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Tax Incentives

February 8, 2012 | By Ronald D. White, Times Staff Writer
Executives from the U.S. hydropower, geothermal and biomass power industries called Wednesday for the passage of a congressional bill that would extend production tax credits to all renewable-energy projects. The leaders were referring to H.R. 3307, the American Renewable Energy Production Tax Credit Extension Act of 2011. The bill has been offered by Reps. Dave Reichert (R-Wash.) and Earl Blumenauer (D-Ore.) and has drawn bipartisan support from more than 60 co-sponsors. Failure to pass the bill, the executives said, would put thousands of jobs across the country at risk, stall active energy projects and make it very likely that few new projects would get the funding necessary to begin.
January 25, 2012 | By Christi Parsons
President Obama preached a message of hope to factory workers on Wednesday as he began a sales pitch for his plan to boost U.S. manufacturing through changes to the tax code. Speaking to employees and owners of a conveyor belt plant in Cedar Rapids, Iowa, Obama talked about the rising cost of doing business in China and predicted that more American companies will see the wisdom of setting up shop at home. "Wages are going up," Obama said of the Chinese economy, and it "starts becoming cost-prohibitive" to operate there.
January 12, 2012 | By Matea Gold, Melanie Mason and Tom Hamburger, Washington Bureau
As Mitt Romney defends his record running a private equity firm, he frequently points to a fast-growing Indiana steel company, financed in part by Bain Capital, that now employs 6,000 workers. What Romney doesn't mention is that Steel Dynamics also received generous tax breaks and other subsidies provided by the state of Indiana and the residents of DeKalb County, where the company's first mill was built. The story of Bain and Steel Dynamics illustrates how Romney, during his business career, made avid use of public-private partnerships, something that many conservatives consider to be "corporate welfare.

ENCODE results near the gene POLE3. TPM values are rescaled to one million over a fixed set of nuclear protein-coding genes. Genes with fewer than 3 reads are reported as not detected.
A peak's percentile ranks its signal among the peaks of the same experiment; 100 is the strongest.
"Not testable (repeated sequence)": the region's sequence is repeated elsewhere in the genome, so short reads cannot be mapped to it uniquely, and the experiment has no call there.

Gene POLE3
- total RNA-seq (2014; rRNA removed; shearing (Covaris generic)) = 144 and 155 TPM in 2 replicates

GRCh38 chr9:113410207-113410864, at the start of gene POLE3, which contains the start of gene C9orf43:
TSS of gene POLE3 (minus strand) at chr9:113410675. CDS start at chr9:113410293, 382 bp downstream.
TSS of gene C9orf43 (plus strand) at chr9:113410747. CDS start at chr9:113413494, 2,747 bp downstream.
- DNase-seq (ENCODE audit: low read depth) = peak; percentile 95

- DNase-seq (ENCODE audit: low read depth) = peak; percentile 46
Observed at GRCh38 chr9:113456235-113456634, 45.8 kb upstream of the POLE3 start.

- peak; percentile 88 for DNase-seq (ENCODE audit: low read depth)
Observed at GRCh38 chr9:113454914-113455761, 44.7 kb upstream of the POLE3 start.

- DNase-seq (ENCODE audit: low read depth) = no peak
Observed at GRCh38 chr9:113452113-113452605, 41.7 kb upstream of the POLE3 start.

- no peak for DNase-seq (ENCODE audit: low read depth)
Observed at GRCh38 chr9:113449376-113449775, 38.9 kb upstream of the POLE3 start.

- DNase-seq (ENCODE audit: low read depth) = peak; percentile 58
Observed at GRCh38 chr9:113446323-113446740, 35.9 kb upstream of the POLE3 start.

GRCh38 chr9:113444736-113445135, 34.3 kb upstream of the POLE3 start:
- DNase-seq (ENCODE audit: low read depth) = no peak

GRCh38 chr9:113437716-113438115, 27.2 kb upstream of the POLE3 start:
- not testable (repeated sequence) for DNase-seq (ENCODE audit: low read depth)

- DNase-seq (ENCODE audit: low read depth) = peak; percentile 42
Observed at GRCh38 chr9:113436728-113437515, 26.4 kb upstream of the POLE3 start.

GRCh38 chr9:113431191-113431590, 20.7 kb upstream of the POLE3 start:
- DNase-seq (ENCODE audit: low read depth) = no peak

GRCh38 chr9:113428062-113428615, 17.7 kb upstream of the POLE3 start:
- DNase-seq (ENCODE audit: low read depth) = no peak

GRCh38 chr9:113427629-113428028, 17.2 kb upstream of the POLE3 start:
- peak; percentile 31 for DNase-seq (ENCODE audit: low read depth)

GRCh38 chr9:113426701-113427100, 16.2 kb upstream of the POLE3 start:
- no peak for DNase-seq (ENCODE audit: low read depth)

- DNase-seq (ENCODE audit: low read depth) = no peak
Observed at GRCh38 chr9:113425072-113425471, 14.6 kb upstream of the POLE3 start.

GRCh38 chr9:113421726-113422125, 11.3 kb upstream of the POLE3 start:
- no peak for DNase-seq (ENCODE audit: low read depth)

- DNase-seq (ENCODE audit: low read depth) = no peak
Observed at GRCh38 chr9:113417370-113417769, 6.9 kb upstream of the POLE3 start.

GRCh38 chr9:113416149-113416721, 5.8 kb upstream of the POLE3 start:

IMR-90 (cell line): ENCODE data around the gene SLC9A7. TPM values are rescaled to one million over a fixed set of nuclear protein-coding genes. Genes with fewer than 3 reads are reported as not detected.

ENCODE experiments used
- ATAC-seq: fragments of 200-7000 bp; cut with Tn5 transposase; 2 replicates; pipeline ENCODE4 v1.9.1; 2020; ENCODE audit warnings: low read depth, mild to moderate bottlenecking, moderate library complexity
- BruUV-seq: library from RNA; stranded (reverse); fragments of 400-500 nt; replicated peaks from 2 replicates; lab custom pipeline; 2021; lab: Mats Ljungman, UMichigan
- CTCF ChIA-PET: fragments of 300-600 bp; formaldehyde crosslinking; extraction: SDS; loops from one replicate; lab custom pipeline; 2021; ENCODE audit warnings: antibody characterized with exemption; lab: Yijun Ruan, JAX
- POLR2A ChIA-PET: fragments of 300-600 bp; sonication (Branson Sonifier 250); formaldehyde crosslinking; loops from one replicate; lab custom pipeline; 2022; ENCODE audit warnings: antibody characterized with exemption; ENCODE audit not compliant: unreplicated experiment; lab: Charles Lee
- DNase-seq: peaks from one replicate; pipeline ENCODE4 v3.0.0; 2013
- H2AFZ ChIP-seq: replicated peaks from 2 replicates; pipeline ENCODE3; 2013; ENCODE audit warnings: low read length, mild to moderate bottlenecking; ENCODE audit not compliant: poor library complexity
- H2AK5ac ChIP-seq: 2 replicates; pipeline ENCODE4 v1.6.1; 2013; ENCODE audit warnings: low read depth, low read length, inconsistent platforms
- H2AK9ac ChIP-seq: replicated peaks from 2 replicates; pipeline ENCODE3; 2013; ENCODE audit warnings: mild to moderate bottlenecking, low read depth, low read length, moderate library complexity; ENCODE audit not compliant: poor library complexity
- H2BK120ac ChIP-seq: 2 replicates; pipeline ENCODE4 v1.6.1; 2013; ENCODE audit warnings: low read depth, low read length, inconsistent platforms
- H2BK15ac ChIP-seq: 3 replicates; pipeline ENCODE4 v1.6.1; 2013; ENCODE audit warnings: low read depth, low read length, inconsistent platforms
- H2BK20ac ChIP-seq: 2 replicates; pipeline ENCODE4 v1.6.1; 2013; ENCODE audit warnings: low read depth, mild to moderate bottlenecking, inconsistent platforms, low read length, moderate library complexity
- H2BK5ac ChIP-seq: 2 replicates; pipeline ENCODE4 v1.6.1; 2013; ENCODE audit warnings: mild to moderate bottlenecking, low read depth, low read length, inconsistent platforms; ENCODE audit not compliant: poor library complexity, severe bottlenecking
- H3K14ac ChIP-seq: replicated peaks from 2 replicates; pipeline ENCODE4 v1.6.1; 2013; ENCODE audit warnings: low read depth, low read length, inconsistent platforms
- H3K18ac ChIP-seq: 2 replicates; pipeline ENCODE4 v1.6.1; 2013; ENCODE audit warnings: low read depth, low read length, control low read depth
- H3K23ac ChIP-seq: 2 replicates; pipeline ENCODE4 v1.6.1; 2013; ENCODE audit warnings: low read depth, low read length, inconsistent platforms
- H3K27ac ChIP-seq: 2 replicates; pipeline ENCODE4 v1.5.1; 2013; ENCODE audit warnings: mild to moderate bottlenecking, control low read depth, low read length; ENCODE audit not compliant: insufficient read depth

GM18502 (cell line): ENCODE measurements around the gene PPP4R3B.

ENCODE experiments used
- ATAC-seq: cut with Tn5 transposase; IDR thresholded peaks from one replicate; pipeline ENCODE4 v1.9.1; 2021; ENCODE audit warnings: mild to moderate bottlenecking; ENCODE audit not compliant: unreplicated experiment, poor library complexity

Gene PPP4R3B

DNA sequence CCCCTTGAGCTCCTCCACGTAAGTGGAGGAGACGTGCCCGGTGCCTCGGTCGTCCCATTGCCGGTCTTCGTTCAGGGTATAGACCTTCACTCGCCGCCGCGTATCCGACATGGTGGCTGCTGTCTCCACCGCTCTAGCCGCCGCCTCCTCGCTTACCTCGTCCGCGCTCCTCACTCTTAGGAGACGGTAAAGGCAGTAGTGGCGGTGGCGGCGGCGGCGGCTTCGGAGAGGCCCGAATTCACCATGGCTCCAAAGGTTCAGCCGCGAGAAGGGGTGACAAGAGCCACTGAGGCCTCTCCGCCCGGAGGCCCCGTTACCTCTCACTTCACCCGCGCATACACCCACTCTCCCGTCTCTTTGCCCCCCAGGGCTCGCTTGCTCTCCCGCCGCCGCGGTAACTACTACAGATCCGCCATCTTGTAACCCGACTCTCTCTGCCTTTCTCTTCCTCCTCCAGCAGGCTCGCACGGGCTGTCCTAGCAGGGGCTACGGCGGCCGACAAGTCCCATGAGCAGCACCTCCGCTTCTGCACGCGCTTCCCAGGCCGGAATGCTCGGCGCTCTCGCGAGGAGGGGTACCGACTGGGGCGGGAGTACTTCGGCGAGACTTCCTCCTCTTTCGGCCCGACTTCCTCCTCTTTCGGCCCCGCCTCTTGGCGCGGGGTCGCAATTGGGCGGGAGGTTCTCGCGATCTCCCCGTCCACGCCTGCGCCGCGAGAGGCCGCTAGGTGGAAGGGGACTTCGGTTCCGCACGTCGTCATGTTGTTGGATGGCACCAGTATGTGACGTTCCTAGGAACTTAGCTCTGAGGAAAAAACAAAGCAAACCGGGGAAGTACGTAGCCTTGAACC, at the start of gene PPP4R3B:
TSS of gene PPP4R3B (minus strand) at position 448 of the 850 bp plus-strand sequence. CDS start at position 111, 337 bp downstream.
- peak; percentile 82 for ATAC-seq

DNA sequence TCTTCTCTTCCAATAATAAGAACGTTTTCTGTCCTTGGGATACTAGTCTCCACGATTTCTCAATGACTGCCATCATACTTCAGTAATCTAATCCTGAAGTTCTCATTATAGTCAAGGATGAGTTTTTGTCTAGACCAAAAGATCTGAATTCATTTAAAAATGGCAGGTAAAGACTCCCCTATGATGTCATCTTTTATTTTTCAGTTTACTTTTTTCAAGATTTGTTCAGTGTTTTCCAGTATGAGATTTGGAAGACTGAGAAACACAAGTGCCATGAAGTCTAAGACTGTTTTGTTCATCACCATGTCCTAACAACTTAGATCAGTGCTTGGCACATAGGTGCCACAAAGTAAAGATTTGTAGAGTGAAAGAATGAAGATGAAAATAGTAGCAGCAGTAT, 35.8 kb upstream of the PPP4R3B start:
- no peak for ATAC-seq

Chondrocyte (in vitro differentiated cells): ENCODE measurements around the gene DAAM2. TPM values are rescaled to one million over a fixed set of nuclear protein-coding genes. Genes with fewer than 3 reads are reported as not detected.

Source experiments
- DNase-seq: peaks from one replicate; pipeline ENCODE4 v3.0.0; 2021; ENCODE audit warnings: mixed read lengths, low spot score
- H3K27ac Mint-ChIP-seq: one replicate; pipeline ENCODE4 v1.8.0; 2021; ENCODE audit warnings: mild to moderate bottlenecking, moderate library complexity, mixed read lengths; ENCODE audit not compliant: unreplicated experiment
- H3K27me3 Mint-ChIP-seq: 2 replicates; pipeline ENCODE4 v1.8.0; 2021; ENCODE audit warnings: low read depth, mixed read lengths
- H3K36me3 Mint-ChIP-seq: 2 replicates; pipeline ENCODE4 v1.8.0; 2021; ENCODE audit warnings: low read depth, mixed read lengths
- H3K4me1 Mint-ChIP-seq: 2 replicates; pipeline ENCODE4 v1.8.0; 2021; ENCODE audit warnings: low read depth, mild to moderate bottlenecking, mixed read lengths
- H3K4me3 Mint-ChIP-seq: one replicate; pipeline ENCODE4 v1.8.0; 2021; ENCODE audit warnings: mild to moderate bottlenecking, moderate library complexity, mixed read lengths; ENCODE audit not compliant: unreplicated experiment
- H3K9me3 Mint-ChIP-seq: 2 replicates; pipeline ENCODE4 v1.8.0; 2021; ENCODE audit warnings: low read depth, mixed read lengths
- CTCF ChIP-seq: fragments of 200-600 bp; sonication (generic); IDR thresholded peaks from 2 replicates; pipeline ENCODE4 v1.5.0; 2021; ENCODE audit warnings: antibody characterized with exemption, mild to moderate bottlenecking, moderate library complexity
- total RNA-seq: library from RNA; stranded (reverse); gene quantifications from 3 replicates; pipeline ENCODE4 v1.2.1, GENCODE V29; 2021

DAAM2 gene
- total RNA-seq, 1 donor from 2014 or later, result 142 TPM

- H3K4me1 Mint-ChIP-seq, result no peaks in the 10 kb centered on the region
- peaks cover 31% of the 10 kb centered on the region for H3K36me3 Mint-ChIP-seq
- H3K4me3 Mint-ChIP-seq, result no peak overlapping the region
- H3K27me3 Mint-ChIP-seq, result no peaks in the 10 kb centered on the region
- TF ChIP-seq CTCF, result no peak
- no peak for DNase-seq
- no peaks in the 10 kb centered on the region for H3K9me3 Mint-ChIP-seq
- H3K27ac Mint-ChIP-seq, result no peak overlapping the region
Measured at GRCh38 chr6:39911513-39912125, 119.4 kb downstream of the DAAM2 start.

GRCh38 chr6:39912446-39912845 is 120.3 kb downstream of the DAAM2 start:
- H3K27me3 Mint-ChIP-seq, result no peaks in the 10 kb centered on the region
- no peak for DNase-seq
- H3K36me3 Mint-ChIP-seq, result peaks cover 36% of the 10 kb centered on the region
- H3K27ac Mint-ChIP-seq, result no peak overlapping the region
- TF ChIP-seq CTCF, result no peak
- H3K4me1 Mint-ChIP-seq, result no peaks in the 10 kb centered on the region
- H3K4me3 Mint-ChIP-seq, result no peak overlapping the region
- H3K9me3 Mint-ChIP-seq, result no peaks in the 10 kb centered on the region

March 9, 2011 | By Richard Verrier, Los Angeles Times
With its lush mountains, tropical rain forest and sugar-white beaches, Puerto Rico has long prided itself as a "paradise of locations" for filmmaking. But the U.S. territory has never been ranked in the top tier of filming destinations, in part because it had only a small pool of money allocated for its tax-credit program. That could change now that the Caribbean archipelago wants to grab a larger share of Hollywood's production pie. Last week, Puerto Rico Gov. Luis G. Fortuño signed into law a new package of film incentives aimed at making his commonwealth competitive with some of the top production hubs in the U.S. The new law broadens the existing 40% production tax credit to include TV programs and documentaries, and for the first time allows producers to claim a 20% tax credit for hiring nonresidents, including actors' salaries.
February 28, 2011 | Gregory Rodriguez
Ask not what your country can do for you. Ask what your country has done for you lately. With apologies to John F. Kennedy, that's what concerned citizens should be doing to get their heads around the debate in Washington about the appropriate size and role of government. Despite how riveted we are by Washington blood sports, average citizens don't always understand what "government" means. That's not because they're dumb; it's because the nature of government ? especially the programs it pays for that affect most Americans ?